Knowing when to quit your job without another job is a lesson that I recently learned hard and fast. From a career standpoint, 2018 was the hardest year of my adult life. It led to me making a seemingly irrational decision to quit a job, without actually having any real plan. To many outside of myself, I know I seem to be a job-hopper, but what they don’t see are the internal struggles that I had been dealing with. This is my personal story.

In January 2019, after a grueling 2017-2018, I gave my employer a notice. On paper, I had a great job. I left a great job in rehab marketing to take a six-figure salary in a mid-level leadership position and managed a multi-million dollar budget. Working in a career field that I started nearly 7 years ago. It might appear to some that I had achieved success.

Knowing all that, it’s easy to assume that I should have been happy. But the fact of the matter was that I was more unhappy than I’d ever been in my life. I was struggling.

The Catalyst For Quitting My Job Without Having Another Job

I accepted the job offer in October of 2018, after months of interviews and consideration, leaving behind a job I genuinely loved. At the time, I had the feeling that I was being held down by archaic operations that valued and invested into traditional sales methods, versus the future (or really the present) of digital marketing. I needed to move into something “bigger.” Fortunately, I saw the future of the company and everyone I worked with, eventually got let go and the website I worked on for two years, saw an exponential drop in organic traffic.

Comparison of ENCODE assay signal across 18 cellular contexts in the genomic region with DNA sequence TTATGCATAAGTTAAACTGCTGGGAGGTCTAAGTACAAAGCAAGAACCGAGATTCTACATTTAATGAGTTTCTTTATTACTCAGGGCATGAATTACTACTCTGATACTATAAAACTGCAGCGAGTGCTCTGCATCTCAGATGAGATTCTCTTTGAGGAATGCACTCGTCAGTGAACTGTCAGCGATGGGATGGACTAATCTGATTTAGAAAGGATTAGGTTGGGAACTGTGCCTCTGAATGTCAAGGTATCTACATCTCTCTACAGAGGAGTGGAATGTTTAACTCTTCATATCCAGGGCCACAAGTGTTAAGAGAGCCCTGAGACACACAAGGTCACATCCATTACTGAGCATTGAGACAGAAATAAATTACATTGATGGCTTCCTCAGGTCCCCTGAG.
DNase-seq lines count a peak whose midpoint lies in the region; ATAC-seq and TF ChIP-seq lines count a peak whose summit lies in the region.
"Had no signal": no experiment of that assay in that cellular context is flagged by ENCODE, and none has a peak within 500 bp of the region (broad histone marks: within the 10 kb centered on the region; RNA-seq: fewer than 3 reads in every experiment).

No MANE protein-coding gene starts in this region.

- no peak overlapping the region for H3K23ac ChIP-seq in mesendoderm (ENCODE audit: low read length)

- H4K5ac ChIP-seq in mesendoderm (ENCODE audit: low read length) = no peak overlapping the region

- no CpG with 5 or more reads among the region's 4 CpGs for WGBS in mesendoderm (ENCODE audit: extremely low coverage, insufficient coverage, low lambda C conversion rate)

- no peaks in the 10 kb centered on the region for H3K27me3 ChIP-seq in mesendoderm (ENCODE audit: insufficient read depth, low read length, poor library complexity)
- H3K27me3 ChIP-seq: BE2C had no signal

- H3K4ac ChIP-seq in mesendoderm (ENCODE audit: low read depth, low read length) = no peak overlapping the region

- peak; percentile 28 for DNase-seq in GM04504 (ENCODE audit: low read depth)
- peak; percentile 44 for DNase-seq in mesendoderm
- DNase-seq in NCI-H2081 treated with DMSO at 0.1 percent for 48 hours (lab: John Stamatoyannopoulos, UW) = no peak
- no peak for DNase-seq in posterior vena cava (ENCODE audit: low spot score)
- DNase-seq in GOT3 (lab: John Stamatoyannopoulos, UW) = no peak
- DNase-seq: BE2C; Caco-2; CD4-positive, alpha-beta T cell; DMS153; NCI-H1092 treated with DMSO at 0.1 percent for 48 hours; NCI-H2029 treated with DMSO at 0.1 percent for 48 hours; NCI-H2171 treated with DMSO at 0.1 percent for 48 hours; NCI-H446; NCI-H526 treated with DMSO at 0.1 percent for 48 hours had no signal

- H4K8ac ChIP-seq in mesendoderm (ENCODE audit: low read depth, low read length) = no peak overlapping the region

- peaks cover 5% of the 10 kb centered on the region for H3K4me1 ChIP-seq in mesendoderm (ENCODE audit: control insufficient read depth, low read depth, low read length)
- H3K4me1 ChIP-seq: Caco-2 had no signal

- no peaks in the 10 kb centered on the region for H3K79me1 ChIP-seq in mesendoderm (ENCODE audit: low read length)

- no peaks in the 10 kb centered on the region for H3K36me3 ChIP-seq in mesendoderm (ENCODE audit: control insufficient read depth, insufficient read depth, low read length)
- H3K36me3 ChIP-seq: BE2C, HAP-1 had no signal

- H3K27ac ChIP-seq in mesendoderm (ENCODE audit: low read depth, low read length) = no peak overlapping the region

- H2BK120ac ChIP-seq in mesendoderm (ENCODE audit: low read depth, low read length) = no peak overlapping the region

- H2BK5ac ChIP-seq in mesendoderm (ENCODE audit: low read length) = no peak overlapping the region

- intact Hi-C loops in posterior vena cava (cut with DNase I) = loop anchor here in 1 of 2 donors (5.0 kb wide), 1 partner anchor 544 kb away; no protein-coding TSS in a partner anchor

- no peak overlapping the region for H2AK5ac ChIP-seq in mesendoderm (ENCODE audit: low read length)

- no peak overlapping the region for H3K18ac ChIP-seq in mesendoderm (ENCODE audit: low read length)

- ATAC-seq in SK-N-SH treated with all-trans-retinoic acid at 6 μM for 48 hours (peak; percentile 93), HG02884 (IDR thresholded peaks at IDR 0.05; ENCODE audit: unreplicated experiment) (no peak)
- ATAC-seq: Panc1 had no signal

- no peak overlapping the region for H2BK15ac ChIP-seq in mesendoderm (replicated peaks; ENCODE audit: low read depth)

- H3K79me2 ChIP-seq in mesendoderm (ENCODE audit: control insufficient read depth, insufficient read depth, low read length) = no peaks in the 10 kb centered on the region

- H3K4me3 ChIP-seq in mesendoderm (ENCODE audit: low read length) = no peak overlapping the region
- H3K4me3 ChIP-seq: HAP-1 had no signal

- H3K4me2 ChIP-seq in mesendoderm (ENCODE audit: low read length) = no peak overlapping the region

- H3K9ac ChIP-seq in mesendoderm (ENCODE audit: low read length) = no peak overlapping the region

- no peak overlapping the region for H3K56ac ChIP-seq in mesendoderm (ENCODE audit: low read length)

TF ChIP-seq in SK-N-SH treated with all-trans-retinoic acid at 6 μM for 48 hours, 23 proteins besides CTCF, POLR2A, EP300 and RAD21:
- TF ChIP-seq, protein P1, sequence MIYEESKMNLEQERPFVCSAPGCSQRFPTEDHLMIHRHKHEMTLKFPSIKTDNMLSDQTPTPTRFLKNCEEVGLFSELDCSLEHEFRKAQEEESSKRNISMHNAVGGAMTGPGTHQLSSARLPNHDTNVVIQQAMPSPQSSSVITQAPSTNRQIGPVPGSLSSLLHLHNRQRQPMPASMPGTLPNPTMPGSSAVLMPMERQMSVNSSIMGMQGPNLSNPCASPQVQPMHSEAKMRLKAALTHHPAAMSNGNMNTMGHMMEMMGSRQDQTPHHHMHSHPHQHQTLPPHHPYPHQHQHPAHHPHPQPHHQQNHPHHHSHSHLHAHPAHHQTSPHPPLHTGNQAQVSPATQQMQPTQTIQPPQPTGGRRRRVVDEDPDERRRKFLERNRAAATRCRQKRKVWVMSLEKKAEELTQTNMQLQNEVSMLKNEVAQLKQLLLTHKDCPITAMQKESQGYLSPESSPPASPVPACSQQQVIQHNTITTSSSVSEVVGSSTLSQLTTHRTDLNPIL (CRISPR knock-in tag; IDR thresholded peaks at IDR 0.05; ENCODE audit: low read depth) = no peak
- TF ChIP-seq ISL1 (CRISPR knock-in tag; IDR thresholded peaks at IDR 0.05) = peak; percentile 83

I was warned by the director of this new job that this was going to be a tough job, but I felt I was prepared. From the first day, I was thrust into this world of sink or swim, without any formal on-boarding, training, or process handover. Everything from essential things like trying to sign up for health benefits or hiring new employees, to figuring out how to get reimbursed for frequent travel were things I essentially had to figure out on my own. There was no HR, except for a phone number to call and wait for sometimes up to an hour. I was expected to reach out to other managers on my level for answers, but being the only remote manager, it proved difficult to really build a solid relationship with them.